Take a stroll down beautifully decorated Snake Alley, named “unbelievably crooked” by Ripley’s Believe It or Not! Snake Alley is part of the Heritage Hill Historic District located north of Jefferson Street. This area encompasses Snake Alley, North Hill Park, Mosquito Park, and a variety of historic homes and churches. The Heritage Hill Historic District is the perfect place for a scenic stroll, filled with lovingly maintained Italianate and Queen Anne style architecture. Seasonal home and garden tours occur throughout the year.
The Heritage Center Museum opened in 1898 as the Burlington Public Library. One hundred years later, the Des Moines County Historical Society renovated the historic building, preserving the detailed woodwork, elegant open spaces, and many other architectural features. Combining 19th century elegance and 21st century technology this place is worth a visit!
501 North 4th Street; Burlington, Iowa 52601
Burlington Iowa’s riverfront consists of several historic landmarks. These include The Port of Burlington Welcome Center, Burlington Memorial Auditorium and the Train Depot.
The Port of Burlington building was dedicated in October 1928 as Burlington’s Municipal River Terminal where barges were loaded with coal by means of a conveyor. The Welcome Center opened inside the long unused port in the 1980s. The Welcome Center has vast amounts of information on the surrounding area and over 300 brochures to help you plan your next trip around the Midwest. Plus an assortment of souvenirs to remember your time in Greater Burlington!
The Burlington Memorial Auditorium was opened to the public in May of 1939. Built by the Works Progress Administration, and first used as a U.S. Naval Reserve Training Center and by the supply company of the 136th Medical Regiment of the Iowa National Guard, today The Auditorium is Burlington’s premiere entertainment venue.
The Train Depot was built in 1944 after a fire burned down the previous structure in January 1943. It exemplifies the streamlined mid-century modern aesthetic that came into vogue in the 1930s. In addition to serving Amtrak passengers, the depot is the hub for Burlington Urban Services, the local bus system.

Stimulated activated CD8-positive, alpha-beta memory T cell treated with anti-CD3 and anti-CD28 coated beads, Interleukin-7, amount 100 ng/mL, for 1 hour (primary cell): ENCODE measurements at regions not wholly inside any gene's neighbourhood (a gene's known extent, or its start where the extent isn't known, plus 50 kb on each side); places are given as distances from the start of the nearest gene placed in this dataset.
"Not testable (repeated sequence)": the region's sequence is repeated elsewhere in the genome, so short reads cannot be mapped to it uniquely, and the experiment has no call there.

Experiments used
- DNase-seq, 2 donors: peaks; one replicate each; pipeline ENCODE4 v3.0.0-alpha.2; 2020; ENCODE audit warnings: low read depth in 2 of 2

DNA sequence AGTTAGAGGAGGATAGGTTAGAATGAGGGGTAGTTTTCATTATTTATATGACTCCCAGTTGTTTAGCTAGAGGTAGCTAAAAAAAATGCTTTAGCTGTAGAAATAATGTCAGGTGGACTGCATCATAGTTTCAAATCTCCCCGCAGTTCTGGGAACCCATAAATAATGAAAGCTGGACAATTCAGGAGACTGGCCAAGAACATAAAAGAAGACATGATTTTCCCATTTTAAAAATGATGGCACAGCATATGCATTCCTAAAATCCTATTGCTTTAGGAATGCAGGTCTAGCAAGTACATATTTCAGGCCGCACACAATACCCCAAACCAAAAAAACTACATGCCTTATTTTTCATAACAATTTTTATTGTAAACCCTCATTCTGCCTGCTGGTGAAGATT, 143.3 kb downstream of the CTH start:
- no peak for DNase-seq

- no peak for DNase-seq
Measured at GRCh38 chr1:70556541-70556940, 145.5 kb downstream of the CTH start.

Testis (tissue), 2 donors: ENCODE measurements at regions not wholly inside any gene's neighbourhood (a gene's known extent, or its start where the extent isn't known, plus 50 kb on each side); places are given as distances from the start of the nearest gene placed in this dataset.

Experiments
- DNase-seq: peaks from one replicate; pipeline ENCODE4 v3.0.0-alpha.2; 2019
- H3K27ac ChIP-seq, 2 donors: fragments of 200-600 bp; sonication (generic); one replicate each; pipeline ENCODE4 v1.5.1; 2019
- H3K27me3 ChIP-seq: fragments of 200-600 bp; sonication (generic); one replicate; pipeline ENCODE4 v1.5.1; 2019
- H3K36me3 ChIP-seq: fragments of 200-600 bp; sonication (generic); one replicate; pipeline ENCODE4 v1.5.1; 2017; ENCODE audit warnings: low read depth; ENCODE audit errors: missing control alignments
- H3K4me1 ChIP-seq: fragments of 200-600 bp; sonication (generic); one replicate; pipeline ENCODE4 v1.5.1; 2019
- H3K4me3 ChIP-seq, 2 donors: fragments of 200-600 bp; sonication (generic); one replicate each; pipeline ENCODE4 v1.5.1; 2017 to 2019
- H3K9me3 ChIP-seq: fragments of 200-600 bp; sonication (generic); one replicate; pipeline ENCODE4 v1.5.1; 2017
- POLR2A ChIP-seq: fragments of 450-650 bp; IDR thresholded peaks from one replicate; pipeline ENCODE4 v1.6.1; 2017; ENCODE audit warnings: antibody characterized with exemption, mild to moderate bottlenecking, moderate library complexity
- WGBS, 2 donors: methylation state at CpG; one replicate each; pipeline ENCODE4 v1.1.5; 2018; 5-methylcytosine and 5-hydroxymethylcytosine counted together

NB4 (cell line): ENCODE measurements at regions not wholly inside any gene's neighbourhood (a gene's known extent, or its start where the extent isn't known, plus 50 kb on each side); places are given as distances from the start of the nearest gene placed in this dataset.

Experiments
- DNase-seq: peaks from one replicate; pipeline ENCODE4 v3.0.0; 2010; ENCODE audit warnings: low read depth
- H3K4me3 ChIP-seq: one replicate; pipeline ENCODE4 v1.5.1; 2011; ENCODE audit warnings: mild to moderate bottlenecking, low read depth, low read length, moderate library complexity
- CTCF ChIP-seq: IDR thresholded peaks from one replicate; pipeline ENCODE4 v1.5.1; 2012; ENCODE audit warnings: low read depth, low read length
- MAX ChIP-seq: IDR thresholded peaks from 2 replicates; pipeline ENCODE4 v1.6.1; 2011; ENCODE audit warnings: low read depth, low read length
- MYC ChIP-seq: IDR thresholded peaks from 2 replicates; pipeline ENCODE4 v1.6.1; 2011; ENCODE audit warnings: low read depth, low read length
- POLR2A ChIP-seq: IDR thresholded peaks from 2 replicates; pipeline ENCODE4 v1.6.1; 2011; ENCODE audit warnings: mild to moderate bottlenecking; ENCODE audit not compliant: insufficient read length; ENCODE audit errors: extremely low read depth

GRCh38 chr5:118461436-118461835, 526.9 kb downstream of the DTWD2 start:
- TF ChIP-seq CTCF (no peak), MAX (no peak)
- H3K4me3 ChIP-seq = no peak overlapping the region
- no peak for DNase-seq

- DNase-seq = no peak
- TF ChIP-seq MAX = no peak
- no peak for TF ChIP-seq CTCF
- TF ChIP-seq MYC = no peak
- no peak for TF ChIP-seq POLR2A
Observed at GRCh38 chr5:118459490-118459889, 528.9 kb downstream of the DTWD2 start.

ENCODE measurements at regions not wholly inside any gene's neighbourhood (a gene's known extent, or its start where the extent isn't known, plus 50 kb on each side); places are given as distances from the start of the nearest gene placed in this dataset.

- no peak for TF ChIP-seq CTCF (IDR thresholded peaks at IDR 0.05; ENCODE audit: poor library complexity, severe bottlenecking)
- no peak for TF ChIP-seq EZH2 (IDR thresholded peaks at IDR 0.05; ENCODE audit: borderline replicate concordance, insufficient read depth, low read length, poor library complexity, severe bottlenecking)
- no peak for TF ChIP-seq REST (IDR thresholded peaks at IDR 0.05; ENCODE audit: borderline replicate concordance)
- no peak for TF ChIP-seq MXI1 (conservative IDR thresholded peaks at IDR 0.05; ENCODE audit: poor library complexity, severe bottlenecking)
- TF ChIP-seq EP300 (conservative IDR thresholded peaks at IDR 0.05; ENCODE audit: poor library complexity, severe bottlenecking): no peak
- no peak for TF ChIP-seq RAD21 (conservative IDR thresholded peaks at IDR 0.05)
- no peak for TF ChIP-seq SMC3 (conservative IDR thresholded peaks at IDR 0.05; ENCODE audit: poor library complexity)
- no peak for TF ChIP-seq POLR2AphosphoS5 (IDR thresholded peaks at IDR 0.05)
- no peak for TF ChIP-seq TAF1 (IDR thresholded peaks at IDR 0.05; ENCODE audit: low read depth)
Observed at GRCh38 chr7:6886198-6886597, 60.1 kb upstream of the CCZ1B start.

One of the most modern and luxurious theaters of its time, the Capitol Theater symbolized hope for Burlington in the darkest days of the Depression. Opened on July 1, 1937 with “The Prince and the Pauper.” Its stunning Art Deco style facade and amazing live shows are worth the trip any time of year.
211 North 3rd Street; Burlington, Iowa 52601
High on the bluff of the Mississippi River overlooking Black Hawk Spring and the Mississippi River, the Crapo Park Log Cabin offers a glimpse of the simpler life of early settlers in Iowa. Originally built in 1909, the cabin was used as a meeting place for the Hawkeye Natives Association. Located in beautiful Crapo Park in the south east corner of Burlington, Iowa, the cabin museum has been open to the public since 1971.
Sitting proudly at the top of Snake Alley, the Garrett-Phelps House sheltered three generations of one family for over 100 years. Built in 1851 and enlarged in 1870, this home has watched over Burlington through struggles, wars, prosperity and poverty. During an especially difficult period it housed a hospital.
521 Columbia Street; Burlington, Iowa 52601
In 1939 Danville teacher, Miss Birdie Mathews, initiated a pen pal exchange for her class. Ten year old Juanita Wagner picked a name from a list of pen pals. She chose a girl her own age who lived in Amsterdam. The girl’s name was Anne Frank. The Danville Museum is one of two places in the world to view Anne and Margot Frank’s pen pal letters to the Wagner girls.
102 North Main Street; Danville, Iowa